Retirement Benefit on Spouse or Former Spouse's Record

Retirement Benefit on Spouse or Former Spouse’s Record

Social Security Retirement benefits are the benefit that most of us think of when we think of “Social Security” and it is by far the biggest income program run by the Social Security Administration. Retirement benefits are paid to older adults and for many,  these benefits are the primary source of income as they age.

When an individual retires or becomes disabled,  his or her spouse may draw up to one-half of the retired or disabled worker’s benefit. Spouses can begin receiving a spousal benefit on a retired or disabled spouse’s account at the age of 62 or later. If the spouse is eligible for both his or her own retirement benefits and benefits as a spouse, the spouse will get his or her own retirement benefits first. If the spousal benefit is greater, he or she will get a combination of the two benefits that equals the greater amount.

Funding Source

Retirement benefits of a spouse on a retired worker’s record are paid by the Old-Age and Survivors Insurance Trust Fund.  Retirement benefits of a spouse on a disabled worker’s record are paid by the Disability Insurance Fund.    Funds are collected through employer and employee contributions, commonly known as “FICA taxes” “payroll taxes” or “Social Security taxes”. Funds are allocated to Old-Age and Survivor’s Insurance this Fund and the Disability Insurance Fund and that allocation is set by law. Over the years, Congress has changed this allocation to account to assure continued solvency of either fund.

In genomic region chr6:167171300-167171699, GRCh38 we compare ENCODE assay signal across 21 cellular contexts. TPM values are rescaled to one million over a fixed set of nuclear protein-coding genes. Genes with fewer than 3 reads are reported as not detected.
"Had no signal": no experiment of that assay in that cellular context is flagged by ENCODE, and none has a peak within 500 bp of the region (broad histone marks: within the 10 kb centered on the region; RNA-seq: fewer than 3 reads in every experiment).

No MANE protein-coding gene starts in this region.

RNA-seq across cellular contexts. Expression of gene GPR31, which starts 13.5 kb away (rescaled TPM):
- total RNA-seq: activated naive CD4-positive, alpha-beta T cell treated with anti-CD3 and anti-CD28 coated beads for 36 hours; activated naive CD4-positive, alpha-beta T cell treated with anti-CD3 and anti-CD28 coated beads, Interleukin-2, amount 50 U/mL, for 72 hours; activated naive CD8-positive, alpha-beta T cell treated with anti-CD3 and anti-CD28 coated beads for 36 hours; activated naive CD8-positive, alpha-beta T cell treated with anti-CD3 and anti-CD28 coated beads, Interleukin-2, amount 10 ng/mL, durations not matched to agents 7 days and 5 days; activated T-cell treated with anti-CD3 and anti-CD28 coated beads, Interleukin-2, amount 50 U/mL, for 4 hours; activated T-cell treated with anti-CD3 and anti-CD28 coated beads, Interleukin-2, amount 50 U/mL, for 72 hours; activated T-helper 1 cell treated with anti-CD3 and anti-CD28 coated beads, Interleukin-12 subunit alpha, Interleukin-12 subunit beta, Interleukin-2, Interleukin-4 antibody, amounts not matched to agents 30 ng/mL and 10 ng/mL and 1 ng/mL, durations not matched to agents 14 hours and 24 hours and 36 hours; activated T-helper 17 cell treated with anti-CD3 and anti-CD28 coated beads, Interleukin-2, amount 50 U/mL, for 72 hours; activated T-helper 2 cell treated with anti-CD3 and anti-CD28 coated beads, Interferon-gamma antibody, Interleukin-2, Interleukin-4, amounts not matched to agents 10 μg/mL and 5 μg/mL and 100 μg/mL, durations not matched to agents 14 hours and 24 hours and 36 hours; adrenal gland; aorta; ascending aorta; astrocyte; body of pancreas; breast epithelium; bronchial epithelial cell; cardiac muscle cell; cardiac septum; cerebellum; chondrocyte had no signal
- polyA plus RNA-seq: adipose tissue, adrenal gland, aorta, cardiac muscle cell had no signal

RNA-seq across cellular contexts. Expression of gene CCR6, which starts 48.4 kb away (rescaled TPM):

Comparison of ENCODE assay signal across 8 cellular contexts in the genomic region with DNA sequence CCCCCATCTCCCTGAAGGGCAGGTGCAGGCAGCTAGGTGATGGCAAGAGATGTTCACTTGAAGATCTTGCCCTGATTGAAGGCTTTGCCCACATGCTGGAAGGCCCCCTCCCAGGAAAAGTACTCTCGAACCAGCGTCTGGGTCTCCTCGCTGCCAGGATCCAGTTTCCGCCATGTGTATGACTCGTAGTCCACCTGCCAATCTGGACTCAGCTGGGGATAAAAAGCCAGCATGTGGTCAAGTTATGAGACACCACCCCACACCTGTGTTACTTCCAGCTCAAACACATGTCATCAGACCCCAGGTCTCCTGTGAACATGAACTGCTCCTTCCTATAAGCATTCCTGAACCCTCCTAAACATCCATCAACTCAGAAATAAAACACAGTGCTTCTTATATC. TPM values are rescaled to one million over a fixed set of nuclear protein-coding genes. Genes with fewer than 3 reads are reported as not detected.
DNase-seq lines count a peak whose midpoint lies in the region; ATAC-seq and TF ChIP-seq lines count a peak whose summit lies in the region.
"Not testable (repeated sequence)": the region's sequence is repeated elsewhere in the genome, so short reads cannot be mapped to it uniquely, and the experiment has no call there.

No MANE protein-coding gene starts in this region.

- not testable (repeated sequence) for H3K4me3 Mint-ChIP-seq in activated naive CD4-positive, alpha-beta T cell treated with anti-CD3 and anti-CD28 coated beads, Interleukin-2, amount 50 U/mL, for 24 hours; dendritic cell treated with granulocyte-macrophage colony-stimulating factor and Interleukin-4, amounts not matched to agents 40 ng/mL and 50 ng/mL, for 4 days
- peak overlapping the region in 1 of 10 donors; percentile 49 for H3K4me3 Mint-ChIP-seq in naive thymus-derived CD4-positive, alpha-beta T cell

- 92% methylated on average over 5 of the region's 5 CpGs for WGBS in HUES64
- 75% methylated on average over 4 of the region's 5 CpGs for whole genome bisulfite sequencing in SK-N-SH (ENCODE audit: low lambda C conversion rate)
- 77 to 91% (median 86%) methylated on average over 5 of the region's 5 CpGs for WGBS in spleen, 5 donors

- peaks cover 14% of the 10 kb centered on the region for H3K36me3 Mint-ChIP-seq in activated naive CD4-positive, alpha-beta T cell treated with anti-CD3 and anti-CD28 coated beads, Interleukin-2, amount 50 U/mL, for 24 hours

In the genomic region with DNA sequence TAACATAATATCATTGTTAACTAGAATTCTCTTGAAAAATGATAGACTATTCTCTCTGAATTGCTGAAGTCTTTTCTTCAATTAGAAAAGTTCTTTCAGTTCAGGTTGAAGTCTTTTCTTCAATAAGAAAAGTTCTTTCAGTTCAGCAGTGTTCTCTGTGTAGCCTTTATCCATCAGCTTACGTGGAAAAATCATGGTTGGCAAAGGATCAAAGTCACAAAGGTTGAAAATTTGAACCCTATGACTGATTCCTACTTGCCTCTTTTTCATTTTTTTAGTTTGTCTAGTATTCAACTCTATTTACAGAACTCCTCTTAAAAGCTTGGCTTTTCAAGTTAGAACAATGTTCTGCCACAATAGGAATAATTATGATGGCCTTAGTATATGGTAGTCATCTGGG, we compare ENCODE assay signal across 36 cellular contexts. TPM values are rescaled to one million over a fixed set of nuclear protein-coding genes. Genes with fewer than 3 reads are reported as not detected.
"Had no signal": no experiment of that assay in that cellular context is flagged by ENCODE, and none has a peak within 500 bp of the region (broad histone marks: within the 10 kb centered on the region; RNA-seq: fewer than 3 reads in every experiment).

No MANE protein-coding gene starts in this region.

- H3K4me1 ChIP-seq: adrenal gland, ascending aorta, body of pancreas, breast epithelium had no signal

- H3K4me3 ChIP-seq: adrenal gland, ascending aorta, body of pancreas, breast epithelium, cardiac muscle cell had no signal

In 2012, individuals pay 4.2% of their earnings up to $110,100 and employers pay 6.2% of the individual income up to the same amount. The 2% differential, known as the “payroll tax holiday”, is set to expire after 2011 and individuals will pay 6.2% again. In 2012, self-employed individuals pay 10.4% of their earnings, down 2% as well. The “payroll tax holiday” is currently being funded by general revenues.


Current Spouse
  • Age 62 or older
  • Married to an individual who is collecting SSA retirement  on his or her own record or has “filed and suspended” such benefits (See “Retirement Benefits on Own Account” for eligibility criteria)
  • Married to an individual who is collecting SSA disability on his or her own record.
Former Spouse
  • Age 62 or older
  • Unmarried
  • Married to former spouse for at least 10 years
  • If divorced for at least 2 years and worker and ex-spouse both at least 62, ex-spouse can get benefits even if worker has not retired.

How Benefit Amount is Calculated

The SSA Retirement benefit is determined by two factors: the amount earned during the working career and when the individual chooses to start receiving benefits. Once that amount has been determined, the spouse or ex-spouse who is eligible to draw from the SSA account can receive a check for up to 50% of the worker’s benefit.   The percentage payable to the spouse is reduced if he or she is under full retirement age.